Acrylic impregnated finishes are injected into the wood flooring material to create a super-hard, extremely durable floor. They are well-suited for high traffic areas in commercial settings such as malls and restaurants. By some estimates, wood that is acrylic impregnated is twice as resistant to indentation as non-impregnated wood.
The final step in specifying a commercial wood floor is to recommend a maintenance routine that will keep the floor looking beautiful for the lifetime of the floor, and functioning within the high demands of the commercial space.
Clients should be encouraged to avoid using water to clean their wood floors as this can dull the finish, and even damage the wood over time. Excessive water use on wood floors also can lead to cupping.
Cupping occurs across the width of a floor board. It is characterized by raised edges and a lower center on the floor board. It typically is caused by exposing the flooring material to excess moisture over time, which can include wet mopping.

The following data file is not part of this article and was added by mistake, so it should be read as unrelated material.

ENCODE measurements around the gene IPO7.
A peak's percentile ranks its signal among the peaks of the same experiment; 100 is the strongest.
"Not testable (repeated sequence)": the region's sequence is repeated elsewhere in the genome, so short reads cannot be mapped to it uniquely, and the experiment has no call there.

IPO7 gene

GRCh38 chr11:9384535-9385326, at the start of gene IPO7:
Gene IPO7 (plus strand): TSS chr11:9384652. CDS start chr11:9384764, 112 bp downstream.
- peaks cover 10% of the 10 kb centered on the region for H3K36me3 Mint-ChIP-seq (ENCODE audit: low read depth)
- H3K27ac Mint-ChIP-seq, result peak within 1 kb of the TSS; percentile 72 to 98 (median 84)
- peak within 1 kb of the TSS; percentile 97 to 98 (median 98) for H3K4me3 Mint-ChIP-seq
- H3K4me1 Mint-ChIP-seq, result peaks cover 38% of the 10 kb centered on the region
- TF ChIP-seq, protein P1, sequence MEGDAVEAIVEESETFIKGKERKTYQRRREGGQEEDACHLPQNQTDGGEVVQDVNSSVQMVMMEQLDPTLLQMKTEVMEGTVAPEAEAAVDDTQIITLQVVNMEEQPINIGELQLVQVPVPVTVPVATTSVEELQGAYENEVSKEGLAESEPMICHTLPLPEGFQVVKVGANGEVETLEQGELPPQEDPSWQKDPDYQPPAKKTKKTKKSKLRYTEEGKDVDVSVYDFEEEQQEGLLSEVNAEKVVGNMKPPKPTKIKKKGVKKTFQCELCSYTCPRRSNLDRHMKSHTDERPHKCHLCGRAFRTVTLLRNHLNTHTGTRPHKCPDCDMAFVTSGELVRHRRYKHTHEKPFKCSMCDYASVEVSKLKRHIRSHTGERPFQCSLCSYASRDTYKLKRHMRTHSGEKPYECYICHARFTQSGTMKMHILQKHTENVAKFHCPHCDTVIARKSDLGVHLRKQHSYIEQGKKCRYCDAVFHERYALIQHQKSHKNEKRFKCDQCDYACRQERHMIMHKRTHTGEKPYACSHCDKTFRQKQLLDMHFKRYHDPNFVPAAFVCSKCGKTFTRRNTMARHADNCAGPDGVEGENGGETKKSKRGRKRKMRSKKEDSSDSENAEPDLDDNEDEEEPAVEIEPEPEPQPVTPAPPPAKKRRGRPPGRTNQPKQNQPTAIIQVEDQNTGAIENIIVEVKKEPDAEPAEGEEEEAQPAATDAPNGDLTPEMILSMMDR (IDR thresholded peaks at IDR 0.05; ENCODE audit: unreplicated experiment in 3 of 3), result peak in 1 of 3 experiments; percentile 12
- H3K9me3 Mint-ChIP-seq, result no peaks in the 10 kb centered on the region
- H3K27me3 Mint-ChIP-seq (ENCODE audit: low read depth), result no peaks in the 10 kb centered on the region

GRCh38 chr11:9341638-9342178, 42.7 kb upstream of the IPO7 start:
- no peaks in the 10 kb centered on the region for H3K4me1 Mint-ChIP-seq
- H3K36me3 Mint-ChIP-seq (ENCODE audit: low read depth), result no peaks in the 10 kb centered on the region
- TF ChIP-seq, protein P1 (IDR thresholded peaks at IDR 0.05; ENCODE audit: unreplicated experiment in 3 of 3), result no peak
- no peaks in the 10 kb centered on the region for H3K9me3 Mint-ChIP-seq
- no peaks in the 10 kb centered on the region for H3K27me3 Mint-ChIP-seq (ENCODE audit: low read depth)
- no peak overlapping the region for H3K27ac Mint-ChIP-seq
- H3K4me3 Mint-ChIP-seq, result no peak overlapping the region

Instead of water, routine maintenance can be as simple as sweeping or dust mopping the floor on a regular basis. A vacuum can be used for this purpose as well. Regular use of a professional wood flooring cleaning product recommended by the flooring manufacturer will produce the best long-term maintenance results.
It is important to clean spills immediately, especially in commercial spaces where they can occur frequently. Allowing liquids to sit on the floor can dull the finish and possibly damage the wood. To clean the spill, use a slightly damp cloth to wipe up the liquid, then use a clean, dry cloth to dry the area thoroughly.
These routine maintenance suggestions will help keep wood floors looking beautiful and at peak performance for many years. When other issues arise, such as damaged boards, it is best to consult with a wood flooring professional so that the issue can be resolved quickly with little or no disruption to business.
The National Wood Flooring Association has detailed information about wood flooring installation, sand and finish, and repair. More information is available at nwfa.org/technical-standards.